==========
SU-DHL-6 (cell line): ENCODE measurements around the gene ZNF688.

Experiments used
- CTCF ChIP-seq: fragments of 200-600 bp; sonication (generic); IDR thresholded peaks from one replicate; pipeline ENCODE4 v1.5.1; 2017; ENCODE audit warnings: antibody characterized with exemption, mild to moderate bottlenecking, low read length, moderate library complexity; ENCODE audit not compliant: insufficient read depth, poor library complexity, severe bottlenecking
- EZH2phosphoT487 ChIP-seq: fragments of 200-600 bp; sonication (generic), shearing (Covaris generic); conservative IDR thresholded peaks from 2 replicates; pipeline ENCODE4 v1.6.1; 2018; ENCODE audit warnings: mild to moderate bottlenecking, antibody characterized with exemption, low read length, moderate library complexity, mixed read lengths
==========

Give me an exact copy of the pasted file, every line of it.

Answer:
SU-DHL-6 (cell line): ENCODE measurements around the gene ZNF688.

Experiments used
- CTCF ChIP-seq: fragments of 200-600 bp; sonication (generic); IDR thresholded peaks from one replicate; pipeline ENCODE4 v1.5.1; 2017; ENCODE audit warnings: antibody characterized with exemption, mild to moderate bottlenecking, low read length, moderate library complexity; ENCODE audit not compliant: insufficient read depth, poor library complexity, severe bottlenecking
- EZH2phosphoT487 ChIP-seq: fragments of 200-600 bp; sonication (generic), shearing (Covaris generic); conservative IDR thresholded peaks from 2 replicates; pipeline ENCODE4 v1.6.1; 2018; ENCODE audit warnings: mild to moderate bottlenecking, antibody characterized with exemption, low read length, moderate library complexity, mixed read lengths